Textual criticism can be a tricky issue. I generally follow the Byzantine Text, on the grounds that it represents the consensus of the Eastern Church from about the 4th Century AD. I am always leary of 19th German critics who try to second guess the Church fathers when they (the critics) have less manuscript evidence to go by. However, having said that, I also compare the Byzantine Text with the Latin Vulgate (the “Textus Receptus” of the Western Church) and I also give weight to well attested Alexandrian readings, especially those in Codex Vaticanus. Why? In all likelihood Codex Vaticanus came from Athanasius himself, and was given either to the Western Roman Emperor or the Bishop of Rome. It should also be pointed out that the Textus Receptus (the basis for the KJV), is not a perfect representative of the Byzantine Text.

Hi Bob, Thanks for your comment. “Textual criticism can be a tricky issue” - yes. One things for sure - the amount of hatred for the Textus Receptus and King James Bible - and the people who hold to them - is remarkable. In too many places, the KJV is not welcome. Keep fighting the good fight. Alec

“In most places, any Bible is perfectly fine except for the KJV.” That is not my experience. Most churches I have attended (and my “denomination”) use the NIV, which I have little respect for except as a secondary source. Not only does the base text matter, but the philosophy (literal vs figurative) is important. I find the KJV literal. Figurative translations can be to easily swayed by doctrine, also. That a base text would rely on “more ancient” fragments which are now contradicted by an overwhelming Majority Text is troubling. Its not worth breaking fellowship over, but people need to know, and they dont.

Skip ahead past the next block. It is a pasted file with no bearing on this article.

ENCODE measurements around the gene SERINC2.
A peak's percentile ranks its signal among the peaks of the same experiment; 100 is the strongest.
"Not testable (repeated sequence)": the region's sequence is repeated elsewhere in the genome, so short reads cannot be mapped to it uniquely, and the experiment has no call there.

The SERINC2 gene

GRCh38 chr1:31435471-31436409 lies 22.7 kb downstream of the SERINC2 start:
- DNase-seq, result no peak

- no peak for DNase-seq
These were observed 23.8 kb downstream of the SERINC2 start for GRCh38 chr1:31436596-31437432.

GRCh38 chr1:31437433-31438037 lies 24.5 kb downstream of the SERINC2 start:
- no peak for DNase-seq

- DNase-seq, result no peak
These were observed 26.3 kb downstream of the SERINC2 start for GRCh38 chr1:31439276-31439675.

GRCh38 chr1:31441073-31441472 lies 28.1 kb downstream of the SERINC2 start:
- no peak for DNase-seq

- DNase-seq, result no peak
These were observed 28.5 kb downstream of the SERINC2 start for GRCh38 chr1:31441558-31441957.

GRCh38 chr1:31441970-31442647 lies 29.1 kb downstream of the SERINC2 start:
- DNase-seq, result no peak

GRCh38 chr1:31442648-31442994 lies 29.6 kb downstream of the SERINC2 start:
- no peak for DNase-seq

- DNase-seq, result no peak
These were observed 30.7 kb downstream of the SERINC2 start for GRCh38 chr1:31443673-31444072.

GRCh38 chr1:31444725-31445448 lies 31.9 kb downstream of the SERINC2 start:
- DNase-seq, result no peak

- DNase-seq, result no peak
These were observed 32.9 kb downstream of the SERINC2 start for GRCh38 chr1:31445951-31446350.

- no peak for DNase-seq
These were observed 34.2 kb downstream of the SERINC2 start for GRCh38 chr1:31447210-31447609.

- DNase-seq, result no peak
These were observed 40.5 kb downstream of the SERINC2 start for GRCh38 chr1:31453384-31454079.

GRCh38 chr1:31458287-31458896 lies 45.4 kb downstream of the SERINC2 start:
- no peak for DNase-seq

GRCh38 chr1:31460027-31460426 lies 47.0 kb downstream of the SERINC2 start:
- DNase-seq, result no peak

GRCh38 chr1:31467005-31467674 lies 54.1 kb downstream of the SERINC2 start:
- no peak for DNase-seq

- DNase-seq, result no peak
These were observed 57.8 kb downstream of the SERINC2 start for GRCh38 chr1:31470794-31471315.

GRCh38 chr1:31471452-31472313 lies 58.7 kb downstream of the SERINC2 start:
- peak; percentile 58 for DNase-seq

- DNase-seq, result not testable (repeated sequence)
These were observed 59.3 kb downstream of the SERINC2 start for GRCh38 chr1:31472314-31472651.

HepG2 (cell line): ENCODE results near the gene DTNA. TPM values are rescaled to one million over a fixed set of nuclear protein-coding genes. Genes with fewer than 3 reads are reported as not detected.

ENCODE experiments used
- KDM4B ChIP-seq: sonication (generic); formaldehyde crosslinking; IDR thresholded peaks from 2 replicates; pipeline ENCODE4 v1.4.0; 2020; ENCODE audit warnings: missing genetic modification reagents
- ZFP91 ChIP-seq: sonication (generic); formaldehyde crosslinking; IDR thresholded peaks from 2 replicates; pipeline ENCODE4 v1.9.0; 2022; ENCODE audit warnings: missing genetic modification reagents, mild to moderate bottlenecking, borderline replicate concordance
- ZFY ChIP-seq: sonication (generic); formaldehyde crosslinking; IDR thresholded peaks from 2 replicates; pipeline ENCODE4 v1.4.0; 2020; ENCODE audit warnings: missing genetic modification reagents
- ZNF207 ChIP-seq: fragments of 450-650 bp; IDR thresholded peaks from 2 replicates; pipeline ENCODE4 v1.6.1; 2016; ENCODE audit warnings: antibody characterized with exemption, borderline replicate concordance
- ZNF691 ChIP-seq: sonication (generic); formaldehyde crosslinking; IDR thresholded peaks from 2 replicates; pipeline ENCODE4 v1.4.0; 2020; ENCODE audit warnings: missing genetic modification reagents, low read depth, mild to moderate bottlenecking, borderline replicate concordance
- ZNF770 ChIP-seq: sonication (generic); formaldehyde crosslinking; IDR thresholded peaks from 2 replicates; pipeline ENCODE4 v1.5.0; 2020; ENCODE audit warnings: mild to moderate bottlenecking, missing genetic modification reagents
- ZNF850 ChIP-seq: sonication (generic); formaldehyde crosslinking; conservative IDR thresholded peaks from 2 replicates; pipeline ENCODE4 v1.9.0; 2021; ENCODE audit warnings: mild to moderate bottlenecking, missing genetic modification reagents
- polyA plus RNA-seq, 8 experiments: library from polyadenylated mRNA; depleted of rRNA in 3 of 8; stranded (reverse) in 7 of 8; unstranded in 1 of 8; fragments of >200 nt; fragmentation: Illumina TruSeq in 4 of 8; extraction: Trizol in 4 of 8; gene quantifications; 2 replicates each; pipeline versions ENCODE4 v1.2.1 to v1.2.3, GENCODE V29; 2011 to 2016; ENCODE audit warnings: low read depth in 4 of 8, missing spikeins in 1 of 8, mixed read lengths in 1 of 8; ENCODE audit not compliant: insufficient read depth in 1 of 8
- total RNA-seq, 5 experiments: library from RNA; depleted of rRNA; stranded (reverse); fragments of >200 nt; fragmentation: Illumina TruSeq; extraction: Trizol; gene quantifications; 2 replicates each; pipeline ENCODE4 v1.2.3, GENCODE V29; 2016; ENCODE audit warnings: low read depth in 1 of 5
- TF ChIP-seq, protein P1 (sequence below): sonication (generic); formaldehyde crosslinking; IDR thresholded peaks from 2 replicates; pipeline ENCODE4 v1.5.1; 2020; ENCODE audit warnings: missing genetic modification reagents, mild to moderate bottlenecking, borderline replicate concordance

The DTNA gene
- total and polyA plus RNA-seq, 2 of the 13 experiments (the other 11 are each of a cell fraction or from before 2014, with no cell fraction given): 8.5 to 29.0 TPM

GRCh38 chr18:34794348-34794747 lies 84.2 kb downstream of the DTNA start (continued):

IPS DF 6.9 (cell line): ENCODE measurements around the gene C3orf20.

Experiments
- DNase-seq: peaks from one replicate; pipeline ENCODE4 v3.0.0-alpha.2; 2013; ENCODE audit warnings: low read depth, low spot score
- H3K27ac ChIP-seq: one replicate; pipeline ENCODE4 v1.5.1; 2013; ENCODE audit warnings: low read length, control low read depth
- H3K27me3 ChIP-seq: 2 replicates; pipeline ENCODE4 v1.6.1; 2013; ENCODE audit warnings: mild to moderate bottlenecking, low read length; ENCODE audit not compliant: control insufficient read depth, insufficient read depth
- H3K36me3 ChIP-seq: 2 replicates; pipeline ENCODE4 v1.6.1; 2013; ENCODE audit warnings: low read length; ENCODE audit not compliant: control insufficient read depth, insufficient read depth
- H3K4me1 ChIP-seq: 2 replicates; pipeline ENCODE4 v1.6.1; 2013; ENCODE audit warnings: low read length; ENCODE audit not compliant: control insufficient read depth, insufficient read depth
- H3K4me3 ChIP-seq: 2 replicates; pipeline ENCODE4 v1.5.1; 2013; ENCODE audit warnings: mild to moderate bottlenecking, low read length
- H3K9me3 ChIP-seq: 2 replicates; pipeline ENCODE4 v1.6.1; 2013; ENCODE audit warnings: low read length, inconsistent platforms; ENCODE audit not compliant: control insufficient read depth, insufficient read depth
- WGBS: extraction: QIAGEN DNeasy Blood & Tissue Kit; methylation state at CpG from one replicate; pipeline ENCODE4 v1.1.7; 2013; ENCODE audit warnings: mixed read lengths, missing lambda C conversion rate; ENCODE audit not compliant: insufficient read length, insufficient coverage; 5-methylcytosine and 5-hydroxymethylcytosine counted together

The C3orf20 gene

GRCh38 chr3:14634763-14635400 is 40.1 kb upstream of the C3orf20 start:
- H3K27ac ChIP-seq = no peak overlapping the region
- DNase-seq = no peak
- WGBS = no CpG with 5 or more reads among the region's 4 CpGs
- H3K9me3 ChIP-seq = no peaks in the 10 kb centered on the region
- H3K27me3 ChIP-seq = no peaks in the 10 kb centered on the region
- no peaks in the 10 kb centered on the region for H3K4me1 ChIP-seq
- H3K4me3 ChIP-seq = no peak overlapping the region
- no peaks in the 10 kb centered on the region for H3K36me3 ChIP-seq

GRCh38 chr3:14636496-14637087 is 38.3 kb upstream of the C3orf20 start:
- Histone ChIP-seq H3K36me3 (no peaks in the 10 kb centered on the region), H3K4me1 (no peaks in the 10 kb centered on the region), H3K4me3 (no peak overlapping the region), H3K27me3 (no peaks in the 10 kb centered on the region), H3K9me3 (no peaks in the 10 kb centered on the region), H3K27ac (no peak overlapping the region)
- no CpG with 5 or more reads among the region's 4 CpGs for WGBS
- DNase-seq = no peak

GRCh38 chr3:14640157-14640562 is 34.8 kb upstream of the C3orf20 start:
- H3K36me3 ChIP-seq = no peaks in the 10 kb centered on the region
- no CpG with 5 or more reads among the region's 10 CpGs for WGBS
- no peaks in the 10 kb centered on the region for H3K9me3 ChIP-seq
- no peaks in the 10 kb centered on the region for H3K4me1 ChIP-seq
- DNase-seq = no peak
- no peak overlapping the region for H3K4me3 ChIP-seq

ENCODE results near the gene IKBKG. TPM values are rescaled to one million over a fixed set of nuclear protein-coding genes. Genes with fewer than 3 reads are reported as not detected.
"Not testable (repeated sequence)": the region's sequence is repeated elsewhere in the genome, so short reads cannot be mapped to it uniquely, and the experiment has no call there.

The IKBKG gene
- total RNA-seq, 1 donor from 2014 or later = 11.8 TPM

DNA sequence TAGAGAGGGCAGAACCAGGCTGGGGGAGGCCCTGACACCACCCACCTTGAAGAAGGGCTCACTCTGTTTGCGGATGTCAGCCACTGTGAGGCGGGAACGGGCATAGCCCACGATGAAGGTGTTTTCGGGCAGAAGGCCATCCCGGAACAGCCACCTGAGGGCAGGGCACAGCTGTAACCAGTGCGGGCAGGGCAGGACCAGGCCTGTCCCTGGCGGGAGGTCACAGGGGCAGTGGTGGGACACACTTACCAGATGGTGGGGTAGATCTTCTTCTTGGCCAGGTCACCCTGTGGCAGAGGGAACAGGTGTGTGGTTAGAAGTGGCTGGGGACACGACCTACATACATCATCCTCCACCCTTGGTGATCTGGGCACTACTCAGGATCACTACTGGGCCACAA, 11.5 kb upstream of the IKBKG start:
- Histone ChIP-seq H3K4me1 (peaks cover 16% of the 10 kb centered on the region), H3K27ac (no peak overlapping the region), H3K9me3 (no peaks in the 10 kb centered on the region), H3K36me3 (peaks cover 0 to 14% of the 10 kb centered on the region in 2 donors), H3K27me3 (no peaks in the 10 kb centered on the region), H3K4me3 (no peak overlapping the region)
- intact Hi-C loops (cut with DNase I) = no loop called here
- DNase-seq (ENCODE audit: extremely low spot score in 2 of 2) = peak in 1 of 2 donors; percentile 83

Hi Ed, Your points are spot on.
I edited my previous comment to Bob to make it clearer from: “In most places, any Bible is perfectly fine except for the KJV.” to: In too many places, the KJV is not welcome. Its rare in the churches Ive visited to find anyone in the pulpit using the KJV - except for the independent fundamentalist churches, which are facing other difficulties these days.

When it comes to translation philosophy, usually the choice is between the “formal equivalent” (word-for-word) and the “dynamic equivalent” (idea-for-idea). Almost every translation will use a combination of the two, but some will lean in one direction and some in the other. The KJV, NKJV and NASV are good examples of “formal equivalent” translations. The NIV tends to be dynamic equivalent. One translation I really dislike is the NRSV – in an effort to gender neutral they would change singular pronouns to plural – “he” becomes “they.” Thats just plain changing the meaning of the text because we dont like what the original said!

Bob - this is exactly the case with the newer NIV. When they messed around with the genders the outcry was so great I understood they removed the Todays NIV from the market. But, they waited a few years and quietly removed the 1984 NIV from the market, too. You cant but it any more. The new NIV (NNIV) is as bad or worse than the TNIV. When does a translation become treyf (unclean)? Some say this is the inevitable result of a taught attitude that the Bible is just like any other ancient book. Anyone who looks at the question with humility and reverence quickly understands that this is not the case, and treads lightly. Such is the case of the best scholars through time. I wouldnt want to face God after having changed or removed His words.

What really got me about the NRSV is what they did to Ps. 34:8. The KJV translates the second clause as “blessed is the man that trusteth in him.” The way it come out in the NRSV is: “happy are those who take refuge in him.” The problem? The word translated by the KJV as “man” is the Hebrew word “gever,” which has a distinctively masculine connotation. “. . . this word specifically relates to a male at the height of his powers” (TWOT). Hows that for PC editing?